The Dynamic Portrait

Watercolor sketching by Frizz © Frizz All Rights Reserved

Watercolor sketching by Frizz
© Frizz All Rights Reserved

Serendipity happens when I least expect it (is that redundant?). It began when a fellow blogger, Frizz, from Germany used two of my photos as subjects for watercolor sketches in a book that he is compiling for his grandchild. This got me thinking about the subject of Art and its various forms—seascape, portraiture, landscape, abstract, realism, etc.

I began to think about the various mediums used to create Art: For instance: watercolor, pencil, charcoal, oil paint, or pen & ink (one of my favorites) applied to paper, canvas, cloth, wood, or brick.

A few of my friends are digital/vfx artists and create wondrous works of art with a digital stylus and electronic pad for the Gaming Industry and Hollywood films. Times have changed and a lot of options are available that were never dreamed of 500 years ago.

This doesn’t take anything away from the talented Renaissance Masters, I am just saying that Art has evolved and new avenues of expression have not only opened up, they didn’t exist until this moment in History. The concept of the Dynamic Portrait is one such avenue.

When I think of the word Portrait, in my mind it is prefaced with an unspoken preface: “sitting for a”. Whether it is a sidewalk caricature, a formal photograph, or an appointment with an Portrait Artist, we are passive subjects, for the most part, and who we are in that moment-in-time is captured forever for all to see—a day, a week, a year or a lifetime later.

But consider this: What if the portrait of us changed over time, just as we do, even when we do? I’m not talking about an electronic slideshow of selfies updated daily—I am talking about a look at ourselves that changes minute by minute over the course of a day based on what we are doing, how we are feeling, how are bodies are changing.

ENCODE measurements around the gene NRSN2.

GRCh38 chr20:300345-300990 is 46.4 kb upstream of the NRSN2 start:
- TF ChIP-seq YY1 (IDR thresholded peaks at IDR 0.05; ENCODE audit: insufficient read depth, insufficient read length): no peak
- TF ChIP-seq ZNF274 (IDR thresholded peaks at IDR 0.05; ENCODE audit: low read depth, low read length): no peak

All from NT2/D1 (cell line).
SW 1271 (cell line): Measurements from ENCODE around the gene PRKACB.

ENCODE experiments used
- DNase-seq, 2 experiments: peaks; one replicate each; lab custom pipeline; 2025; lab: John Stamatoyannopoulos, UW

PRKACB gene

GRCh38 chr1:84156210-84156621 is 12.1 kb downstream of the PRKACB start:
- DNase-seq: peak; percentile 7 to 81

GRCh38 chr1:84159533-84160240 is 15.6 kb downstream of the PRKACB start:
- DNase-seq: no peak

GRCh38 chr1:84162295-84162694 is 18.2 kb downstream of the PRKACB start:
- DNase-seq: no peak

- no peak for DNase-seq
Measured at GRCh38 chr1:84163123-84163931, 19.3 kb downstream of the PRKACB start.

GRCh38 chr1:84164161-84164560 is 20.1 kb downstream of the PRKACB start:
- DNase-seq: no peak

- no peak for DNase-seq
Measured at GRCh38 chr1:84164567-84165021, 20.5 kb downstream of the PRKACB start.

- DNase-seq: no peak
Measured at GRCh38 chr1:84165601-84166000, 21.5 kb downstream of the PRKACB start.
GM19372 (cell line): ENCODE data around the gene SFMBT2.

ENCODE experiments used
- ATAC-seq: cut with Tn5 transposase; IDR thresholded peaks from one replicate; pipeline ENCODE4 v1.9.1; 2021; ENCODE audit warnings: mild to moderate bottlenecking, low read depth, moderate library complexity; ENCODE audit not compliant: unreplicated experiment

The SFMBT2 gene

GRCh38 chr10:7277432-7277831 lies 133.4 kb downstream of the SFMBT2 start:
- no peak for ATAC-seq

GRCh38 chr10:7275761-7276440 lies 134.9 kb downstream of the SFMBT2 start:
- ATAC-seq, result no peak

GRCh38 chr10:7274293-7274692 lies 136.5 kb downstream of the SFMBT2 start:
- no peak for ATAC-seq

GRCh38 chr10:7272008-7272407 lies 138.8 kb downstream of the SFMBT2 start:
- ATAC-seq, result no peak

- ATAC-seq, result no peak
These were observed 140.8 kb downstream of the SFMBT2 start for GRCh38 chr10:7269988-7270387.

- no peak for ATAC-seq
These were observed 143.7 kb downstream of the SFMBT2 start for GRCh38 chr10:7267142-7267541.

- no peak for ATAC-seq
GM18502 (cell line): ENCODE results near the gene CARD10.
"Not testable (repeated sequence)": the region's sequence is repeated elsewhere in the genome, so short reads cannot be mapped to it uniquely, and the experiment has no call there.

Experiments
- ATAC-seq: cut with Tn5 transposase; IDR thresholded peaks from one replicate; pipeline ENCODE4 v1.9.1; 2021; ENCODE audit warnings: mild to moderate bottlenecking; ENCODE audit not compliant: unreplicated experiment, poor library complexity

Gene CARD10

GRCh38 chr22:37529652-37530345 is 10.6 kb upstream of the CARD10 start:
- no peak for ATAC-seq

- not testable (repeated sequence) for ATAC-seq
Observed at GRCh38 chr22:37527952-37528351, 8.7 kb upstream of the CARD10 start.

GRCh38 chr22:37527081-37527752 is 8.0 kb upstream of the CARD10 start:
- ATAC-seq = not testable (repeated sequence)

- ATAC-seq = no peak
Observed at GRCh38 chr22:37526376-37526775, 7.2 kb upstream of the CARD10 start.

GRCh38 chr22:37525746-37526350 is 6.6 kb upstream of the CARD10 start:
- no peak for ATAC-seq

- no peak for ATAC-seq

You guessed it, it is not a standard portrait with recognizable facial features, hair, or body shape. This portrait is made up of data and that data is gathered from a combination of fitness trackers and a computer interface which transmits answers to a survey via the internet to fiber-optic threads which are woven into a display panel.

This technological advance is the work of Nora Ligorano and Marshall Reese. Their exhibit, IAMI, is on display in San Francisco at the Catharine Clark Gallery thru January 3rd of next year.

Catharine Clark Gallery
248 Utah Street, San
Francisco, CA 94103

According to the Press Release, “…IAMI is constructed of a series of fiber optic panels woven on a hand-loom and attached to a custom-made, computer controlled lighting system, which displays information from the internet through the tapestry’s fiber optic threads. This newest work is two self-portraits of Ligorano and Reese, sourcing the artists’ individual personal data to create IAMI’s imagery. Private data from the couple’s Fitbits feed the IAMI software, creating algorithms that generate constantly changing patterns of color and light.

While this particular iteration of the project are two portraits of the artists, the work is designed to be a commissionable work. Three times per day, IAMI contacts the “sitter” of the por trait by SMS or email with eleven questions which the sitter inputs using a mobile device. These responses are displayed as changing color fields. The choice of coloration for the fiber optic threads, drawn from Thai/Khmer colors of the day and Robert Plutchik’s Wheel of Emotions, gives a blended sense of the day, types of activities and scale of emotions experienced by the sitter. The portrait is never static, but constantly changing over time with the subject.